Articles Posted in the Garden category

Three things I’ve learnt from growing beans

February 2, 2009
Posted in Garden

beans-too-close
Don’t do this at home: an illustration of how not to plant two rows of beans

Not all of us are born with green fingers, some of us have to learn by trial and error. So, here are some of the pearls of wisdom I have gleaned from my bean-growing mistakes.

1. GIVE YOURSELF ROOM TO MANOEUVRE
When you plant your bean seeds do it in such a way that you leave enough space between the plants for you to be able to reach the beans when you want to pick them.

This may seem obvious, but I planted eight bean seeds – four next to a wall on which I’d attached some plastic mesh for the plants to grow up, and then another four in a row about 30cm in front of the first row. The second row has its own sheet of mesh tied to two dowl sticks. I left a space of about 30cm between the two rows because that’s how far seed packets tell you to leave between plants. But it was only once the plants grew tall and started to produce beans that I realised I hadn’t left enough space for me to get between the rows to pick the things (even finding them among all the leaves is tricky). It also makes aphid control complicated.

2. KNOW WHICH WAY THE SUN SHINES
Beans grow quite tall so you need to plant them in a spot where they will not block out the sun for other plants.

Another obvious one, you’d think … but my mistake, which I discovered only once the bean plants started to get quite big, was that the one row of beans blocks out the sun for the other one because when I planted them I didn’t pay attention to how the light travels over my garden during the course of the day. Now the one’s in the back row are has-beans (sorry, couldn’t resist).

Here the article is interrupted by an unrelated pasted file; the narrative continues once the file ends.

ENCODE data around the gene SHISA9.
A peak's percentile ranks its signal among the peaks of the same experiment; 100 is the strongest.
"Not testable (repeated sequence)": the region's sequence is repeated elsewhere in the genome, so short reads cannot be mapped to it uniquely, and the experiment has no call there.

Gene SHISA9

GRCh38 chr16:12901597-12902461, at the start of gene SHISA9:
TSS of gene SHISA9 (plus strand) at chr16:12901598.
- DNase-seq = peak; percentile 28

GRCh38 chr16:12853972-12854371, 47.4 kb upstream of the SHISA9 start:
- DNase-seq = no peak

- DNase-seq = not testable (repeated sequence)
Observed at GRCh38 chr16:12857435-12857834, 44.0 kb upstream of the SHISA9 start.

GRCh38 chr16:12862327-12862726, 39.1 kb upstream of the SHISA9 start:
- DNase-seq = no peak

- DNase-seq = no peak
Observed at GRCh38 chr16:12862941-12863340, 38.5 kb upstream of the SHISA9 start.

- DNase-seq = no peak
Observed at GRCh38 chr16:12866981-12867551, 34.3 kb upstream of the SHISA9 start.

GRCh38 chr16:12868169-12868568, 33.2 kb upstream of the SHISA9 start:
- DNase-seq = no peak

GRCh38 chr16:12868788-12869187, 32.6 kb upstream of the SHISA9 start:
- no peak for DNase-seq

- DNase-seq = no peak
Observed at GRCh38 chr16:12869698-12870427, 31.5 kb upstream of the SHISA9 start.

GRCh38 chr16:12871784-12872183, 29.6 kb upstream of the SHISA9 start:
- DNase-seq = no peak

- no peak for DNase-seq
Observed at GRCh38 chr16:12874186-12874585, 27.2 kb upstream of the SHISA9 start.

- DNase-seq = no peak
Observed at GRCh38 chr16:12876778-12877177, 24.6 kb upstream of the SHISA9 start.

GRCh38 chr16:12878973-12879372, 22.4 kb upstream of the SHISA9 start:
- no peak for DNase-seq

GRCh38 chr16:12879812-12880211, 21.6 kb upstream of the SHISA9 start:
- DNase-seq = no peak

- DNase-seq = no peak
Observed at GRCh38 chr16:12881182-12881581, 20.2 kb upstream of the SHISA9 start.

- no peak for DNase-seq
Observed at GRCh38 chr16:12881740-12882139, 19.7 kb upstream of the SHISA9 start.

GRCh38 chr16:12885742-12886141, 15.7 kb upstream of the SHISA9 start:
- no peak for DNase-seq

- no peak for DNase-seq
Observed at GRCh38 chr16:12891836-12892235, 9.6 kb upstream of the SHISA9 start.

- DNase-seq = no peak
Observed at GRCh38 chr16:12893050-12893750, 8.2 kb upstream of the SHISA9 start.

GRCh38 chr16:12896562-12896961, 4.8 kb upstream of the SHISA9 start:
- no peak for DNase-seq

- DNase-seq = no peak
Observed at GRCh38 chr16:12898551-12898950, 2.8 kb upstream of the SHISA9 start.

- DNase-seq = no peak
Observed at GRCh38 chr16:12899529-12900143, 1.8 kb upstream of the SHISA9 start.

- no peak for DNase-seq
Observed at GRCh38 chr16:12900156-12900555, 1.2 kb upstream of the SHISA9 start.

3. GROW BEANS ONLY IF YOU REALLY LIKE THEM, OR KNOW PEOPLE WHO DO
Bean plants seem to just go on and on producing. I have been harvesting beans for about a month – just a handful a day, mind you, but this is far more than I can get my family to eat. I have had to start giving the beans away. All in all, I estimate that my veg patch has produced beans worth more than R50, or about five packets that you’d buy in a supermarket. But, I must admit, it is quite nice to be able to give people homegrown food. It makes me feel like I must be doing something right.

Aphids, ants and me

January 20, 2009
Posted in Garden

Aphids and an ant on a bean plant

A herd of aphids and an ant on a bean plant

Freshly picked beans taste different from those you buy in the supermarket, even organic ones. They’re sweet and have a less fibrous texture so they’re absolutely delicious raw.

Both my gardening books say that green beans are easy to grow, and until recently I would have agreed with them wholeheartedly. Once they start to produce, beans just seem to go on and on, every morning you can go out and pick a handful, it’s very gratifying. It’s also easy to tell when they’re ready to be picked (the same cannot be said for onions, potatoes and butternuts).

There is a catch, though: they attract aphids, tiny little black insects that accumulate along the stems, under the leaves, in fact, all over the place. They collect in clumps that look like crusty black scabs. I came back from holiday, took one look at my beans and panicked.